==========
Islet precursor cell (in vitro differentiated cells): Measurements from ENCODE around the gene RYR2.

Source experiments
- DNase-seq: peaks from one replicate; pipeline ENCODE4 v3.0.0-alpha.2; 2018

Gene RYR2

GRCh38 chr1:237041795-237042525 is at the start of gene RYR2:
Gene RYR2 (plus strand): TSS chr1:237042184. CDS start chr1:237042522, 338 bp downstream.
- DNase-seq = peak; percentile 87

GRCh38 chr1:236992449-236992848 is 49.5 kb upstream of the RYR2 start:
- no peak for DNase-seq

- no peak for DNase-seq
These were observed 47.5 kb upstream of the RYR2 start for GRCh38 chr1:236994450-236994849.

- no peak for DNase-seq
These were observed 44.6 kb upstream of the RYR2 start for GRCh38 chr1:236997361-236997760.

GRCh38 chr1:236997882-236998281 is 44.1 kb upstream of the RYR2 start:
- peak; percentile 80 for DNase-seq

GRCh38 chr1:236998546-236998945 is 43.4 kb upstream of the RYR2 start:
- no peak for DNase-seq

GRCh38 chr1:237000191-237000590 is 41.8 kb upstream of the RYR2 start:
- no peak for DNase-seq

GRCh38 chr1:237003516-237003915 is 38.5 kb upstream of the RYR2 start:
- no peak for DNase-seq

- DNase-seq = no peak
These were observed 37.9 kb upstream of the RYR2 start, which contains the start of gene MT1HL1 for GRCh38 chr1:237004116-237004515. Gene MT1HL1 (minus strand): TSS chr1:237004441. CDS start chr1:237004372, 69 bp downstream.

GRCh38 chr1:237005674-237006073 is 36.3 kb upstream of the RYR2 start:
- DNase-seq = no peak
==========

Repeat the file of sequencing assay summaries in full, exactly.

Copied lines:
Islet precursor cell (in vitro differentiated cells): Measurements from ENCODE around the gene RYR2.

Source experiments
- DNase-seq: peaks from one replicate; pipeline ENCODE4 v3.0.0-alpha.2; 2018

Gene RYR2

GRCh38 chr1:237041795-237042525 is at the start of gene RYR2:
Gene RYR2 (plus strand): TSS chr1:237042184. CDS start chr1:237042522, 338 bp downstream.
- DNase-seq = peak; percentile 87

GRCh38 chr1:236992449-236992848 is 49.5 kb upstream of the RYR2 start:
- no peak for DNase-seq

- no peak for DNase-seq
These were observed 47.5 kb upstream of the RYR2 start for GRCh38 chr1:236994450-236994849.

- no peak for DNase-seq
These were observed 44.6 kb upstream of the RYR2 start for GRCh38 chr1:236997361-236997760.

GRCh38 chr1:236997882-236998281 is 44.1 kb upstream of the RYR2 start:
- peak; percentile 80 for DNase-seq

GRCh38 chr1:236998546-236998945 is 43.4 kb upstream of the RYR2 start:
- no peak for DNase-seq

GRCh38 chr1:237000191-237000590 is 41.8 kb upstream of the RYR2 start:
- no peak for DNase-seq

GRCh38 chr1:237003516-237003915 is 38.5 kb upstream of the RYR2 start:
- no peak for DNase-seq

- DNase-seq = no peak
These were observed 37.9 kb upstream of the RYR2 start, which contains the start of gene MT1HL1 for GRCh38 chr1:237004116-237004515. Gene MT1HL1 (minus strand): TSS chr1:237004441. CDS start chr1:237004372, 69 bp downstream.

GRCh38 chr1:237005674-237006073 is 36.3 kb upstream of the RYR2 start:
- DNase-seq = no peak